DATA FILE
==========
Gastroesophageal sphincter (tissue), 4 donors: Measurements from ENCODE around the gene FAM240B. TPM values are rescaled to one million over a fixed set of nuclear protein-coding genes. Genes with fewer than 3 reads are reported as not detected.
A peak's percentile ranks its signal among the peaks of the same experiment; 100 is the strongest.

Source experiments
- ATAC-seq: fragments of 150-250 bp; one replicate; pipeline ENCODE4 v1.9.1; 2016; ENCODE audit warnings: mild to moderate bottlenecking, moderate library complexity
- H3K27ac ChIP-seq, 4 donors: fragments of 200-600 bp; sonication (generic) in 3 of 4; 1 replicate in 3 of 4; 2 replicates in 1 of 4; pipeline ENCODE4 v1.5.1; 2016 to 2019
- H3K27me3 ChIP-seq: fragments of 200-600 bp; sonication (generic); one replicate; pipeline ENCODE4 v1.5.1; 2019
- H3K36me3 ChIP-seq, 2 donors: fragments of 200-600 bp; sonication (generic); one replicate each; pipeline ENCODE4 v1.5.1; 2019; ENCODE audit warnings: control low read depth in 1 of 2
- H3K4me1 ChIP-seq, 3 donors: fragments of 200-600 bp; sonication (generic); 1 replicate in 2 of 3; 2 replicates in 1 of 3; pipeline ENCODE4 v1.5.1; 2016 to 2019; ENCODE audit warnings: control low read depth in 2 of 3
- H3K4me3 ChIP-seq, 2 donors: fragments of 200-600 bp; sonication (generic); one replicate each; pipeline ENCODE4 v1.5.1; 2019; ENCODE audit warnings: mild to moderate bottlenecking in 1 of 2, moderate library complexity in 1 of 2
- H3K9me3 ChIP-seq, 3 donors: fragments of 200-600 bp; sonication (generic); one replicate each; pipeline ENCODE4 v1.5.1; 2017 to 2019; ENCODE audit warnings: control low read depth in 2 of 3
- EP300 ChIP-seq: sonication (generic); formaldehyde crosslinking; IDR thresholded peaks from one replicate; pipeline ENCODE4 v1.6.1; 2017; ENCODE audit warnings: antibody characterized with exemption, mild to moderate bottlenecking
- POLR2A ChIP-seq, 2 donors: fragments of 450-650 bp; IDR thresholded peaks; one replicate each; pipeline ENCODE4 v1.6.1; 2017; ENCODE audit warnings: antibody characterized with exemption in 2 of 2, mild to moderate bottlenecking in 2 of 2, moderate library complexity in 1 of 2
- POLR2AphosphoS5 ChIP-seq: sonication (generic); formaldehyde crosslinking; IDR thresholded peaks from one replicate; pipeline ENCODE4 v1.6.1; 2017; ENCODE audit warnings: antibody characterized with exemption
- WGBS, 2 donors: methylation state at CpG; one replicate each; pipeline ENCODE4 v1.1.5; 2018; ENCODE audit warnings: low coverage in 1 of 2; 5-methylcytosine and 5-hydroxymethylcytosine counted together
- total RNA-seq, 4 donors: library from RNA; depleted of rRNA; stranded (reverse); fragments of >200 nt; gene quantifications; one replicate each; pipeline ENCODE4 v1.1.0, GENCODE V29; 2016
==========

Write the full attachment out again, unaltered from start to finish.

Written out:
Gastroesophageal sphincter (tissue), 4 donors: Measurements from ENCODE around the gene FAM240B. TPM values are rescaled to one million over a fixed set of nuclear protein-coding genes. Genes with fewer than 3 reads are reported as not detected.
A peak's percentile ranks its signal among the peaks of the same experiment; 100 is the strongest.

Source experiments
- ATAC-seq: fragments of 150-250 bp; one replicate; pipeline ENCODE4 v1.9.1; 2016; ENCODE audit warnings: mild to moderate bottlenecking, moderate library complexity
- H3K27ac ChIP-seq, 4 donors: fragments of 200-600 bp; sonication (generic) in 3 of 4; 1 replicate in 3 of 4; 2 replicates in 1 of 4; pipeline ENCODE4 v1.5.1; 2016 to 2019
- H3K27me3 ChIP-seq: fragments of 200-600 bp; sonication (generic); one replicate; pipeline ENCODE4 v1.5.1; 2019
- H3K36me3 ChIP-seq, 2 donors: fragments of 200-600 bp; sonication (generic); one replicate each; pipeline ENCODE4 v1.5.1; 2019; ENCODE audit warnings: control low read depth in 1 of 2
- H3K4me1 ChIP-seq, 3 donors: fragments of 200-600 bp; sonication (generic); 1 replicate in 2 of 3; 2 replicates in 1 of 3; pipeline ENCODE4 v1.5.1; 2016 to 2019; ENCODE audit warnings: control low read depth in 2 of 3
- H3K4me3 ChIP-seq, 2 donors: fragments of 200-600 bp; sonication (generic); one replicate each; pipeline ENCODE4 v1.5.1; 2019; ENCODE audit warnings: mild to moderate bottlenecking in 1 of 2, moderate library complexity in 1 of 2
- H3K9me3 ChIP-seq, 3 donors: fragments of 200-600 bp; sonication (generic); one replicate each; pipeline ENCODE4 v1.5.1; 2017 to 2019; ENCODE audit warnings: control low read depth in 2 of 3
- EP300 ChIP-seq: sonication (generic); formaldehyde crosslinking; IDR thresholded peaks from one replicate; pipeline ENCODE4 v1.6.1; 2017; ENCODE audit warnings: antibody characterized with exemption, mild to moderate bottlenecking
- POLR2A ChIP-seq, 2 donors: fragments of 450-650 bp; IDR thresholded peaks; one replicate each; pipeline ENCODE4 v1.6.1; 2017; ENCODE audit warnings: antibody characterized with exemption in 2 of 2, mild to moderate bottlenecking in 2 of 2, moderate library complexity in 1 of 2
- POLR2AphosphoS5 ChIP-seq: sonication (generic); formaldehyde crosslinking; IDR thresholded peaks from one replicate; pipeline ENCODE4 v1.6.1; 2017; ENCODE audit warnings: antibody characterized with exemption
- WGBS, 2 donors: methylation state at CpG; one replicate each; pipeline ENCODE4 v1.1.5; 2018; ENCODE audit warnings: low coverage in 1 of 2; 5-methylcytosine and 5-hydroxymethylcytosine counted together
- total RNA-seq, 4 donors: library from RNA; depleted of rRNA; stranded (reverse); fragments of >200 nt; gene quantifications; one replicate each; pipeline ENCODE4 v1.1.0, GENCODE V29; 2016